Matt Cain's 14-strikeout perfect effort in a 10-0 win over the Astros on Wednesday night will make June 13, 2012, an indelible mark in the club's and MLB's history books -- 54 years and five no-hitters after the team moved from New York to San Francisco. Cain's perfect game extends a line of San Francisco pitchers, including a pair of Hall of Famers, who posted no-hit efforts and etched their spot in San Francisco lore.
Before Cain carved out his gem, it was Jonathan Sanchez who came within one misplayed ball by former Giants third baseman Juan Uribe of owning the club's first perfecto. On July 10, 2009, Sanchez retired the first 22 Padres batters he faced before Chase Headley's infield chopper was bobbled, erasing perfection but leaving the no-hitter intact. Sanchez went on to retire the final five batters en route to an almost equally dominant performance as Cain -- 11 strikeouts, zero walks -- to register the first Giants no-hitter since Sept. 29, 1976.
It was the third-to-last game of the regular season when John Montefusco no-hit the Braves in '76. Like Cain, Montefusco was the beneficiary of plenty of early run support -- an 8-0 lead by the sixth inning -- which helped him cruise through a performance in which he struck out four and walked just one. It was the Giants' final win of the season.
Montefusco's no-hitter came approximately 13 months after the third no-hitter in San Francisco history -- Aug. 24, 1975. That day, it was Ed Halicki who highlighted a rather pedestrian year by no-hitting the Mets in Candlestick Park. Halicki fanned 10 batters, walked two and rarely faced a threat as the Giants posted two runs in the first inning, two in the fifth and two in the seventh to give the right-hander all the support he needed. Halicki went on to finish the year with a 9-13 record and 3.49 ERA, with 153 strikeouts.
Some no-hitters feature games that are a bit closer, and that's exactly what Gaylord Perry got on Sept. 17, 1968. The Hall of Famer, then in his seventh season with the Giants, no-hit the eventual National League-pennant-winning Cardinals behind a nine-strikeout, two-walk performance. While Perry kept the Cardinals off the board, the Giants merely scratched out one first-inning run and only four hits against another Hall of Famer, Bob Gibson.
|Amos Russie||July 31, 1891||Brooklyn||6-0|
|Christy Mathewson||July 15, 1901||St. Louis||5-0|
|Christy Mathewson||June 13, 1905||Chicago||1-0|
|Hooks Wiltse||July 4, 1908||Philadelphia||1-0|
|Jeff Tesreau||Sept. 6, 1912||Philadelphia||3-0|
|Rube Marquard||April 15, 1915||Brooklyn||2-0|
|Jesse Barnes||May 7, 1922||Philadelphia||6-0|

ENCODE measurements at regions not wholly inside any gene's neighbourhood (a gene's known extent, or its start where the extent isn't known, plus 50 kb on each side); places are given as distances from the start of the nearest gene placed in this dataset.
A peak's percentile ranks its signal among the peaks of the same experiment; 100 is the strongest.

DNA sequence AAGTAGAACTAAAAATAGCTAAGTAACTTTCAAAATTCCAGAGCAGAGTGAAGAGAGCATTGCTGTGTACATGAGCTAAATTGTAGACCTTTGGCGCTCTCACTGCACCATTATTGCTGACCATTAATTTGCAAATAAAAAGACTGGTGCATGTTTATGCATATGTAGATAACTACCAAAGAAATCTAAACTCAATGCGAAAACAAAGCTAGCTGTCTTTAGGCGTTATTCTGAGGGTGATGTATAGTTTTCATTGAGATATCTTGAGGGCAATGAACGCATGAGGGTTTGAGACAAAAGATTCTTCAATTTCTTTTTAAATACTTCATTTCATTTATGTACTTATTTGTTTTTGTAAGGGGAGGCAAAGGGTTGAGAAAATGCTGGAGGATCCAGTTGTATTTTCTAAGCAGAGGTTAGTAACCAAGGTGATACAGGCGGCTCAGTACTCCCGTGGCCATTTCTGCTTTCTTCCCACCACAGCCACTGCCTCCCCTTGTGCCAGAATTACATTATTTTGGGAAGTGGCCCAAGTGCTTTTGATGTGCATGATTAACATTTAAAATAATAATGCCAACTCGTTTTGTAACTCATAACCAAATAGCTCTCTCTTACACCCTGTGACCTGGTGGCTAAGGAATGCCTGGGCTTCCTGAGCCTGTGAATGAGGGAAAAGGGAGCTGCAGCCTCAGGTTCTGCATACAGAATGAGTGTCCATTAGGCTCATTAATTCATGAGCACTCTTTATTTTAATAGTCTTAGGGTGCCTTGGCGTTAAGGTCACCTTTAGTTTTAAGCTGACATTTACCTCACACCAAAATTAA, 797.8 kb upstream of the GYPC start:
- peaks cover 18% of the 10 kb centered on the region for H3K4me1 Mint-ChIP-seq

|Carl Hubbell||May 8, 1929||Pittsburgh||11-0|
|Juan Marichal||June 15, 1963||Houston||1-0|
|Gaylord Perry||Sept. 17, 1968||St. Louis||1-0|
|Ed Halicki||Aug. 24, 1975||New York||6-0|
|John Montefusco||Sept. 29, 1976||Atlanta||9-0|
|Jonathan Sanchez||July 10, 2009||San Diego||8-0|
|Matt Cain||June 13, 2012||Houston||10-0|
Five years earlier, and almost 49 years to the day before Cain's perfecto, Juan Marichal set the pace for no-hitters in the Bay Area. The 1983 Hall of Fame inductee was 26 years old when, behind his famous high leg kick, he twirled a no-no while striking out five and walking two against the Houston Colt 45s on June 15, 1963.
Like Perry's no-hitter, Marichal's success came behind just one run of support. However, unlike Perry, Marichal had to last until the eighth inning before the Giants scratched out their lone run via a Chuck Hiller RBI single. Perhaps the no-hitter was a sign of things to come for Marichal, who ended up leading the NL in victories in 1963, with a 25-8 record, 2.41 ERA and Major League-best 321 1/3 innings pitched.
The Giants weren't strangers to no-hitters before moving West, having collected eight no-hitters while calling New York home, including one that came 107 years ago to the day of Cain's perfect game, when Hall of Famer Christy Mathewson no-hit the Cubs on June 13, 1905 -- nearly four years after throwing his first no-hitter on July 15, 1901, against the Cardinals. The Giants' no-hit era in New York was bookended by a pair of Hall of Famers -- Amos Rusie's no-no on July 31, 1891, for the first in franchise history, and Carl Hubbell, who threw the last New York Giants no-hitter on May 8, 1929, against the Pirates.
Jon Star is a reporter for MLB.com. This story was not subject to the approval of Major League Baseball or its clubs.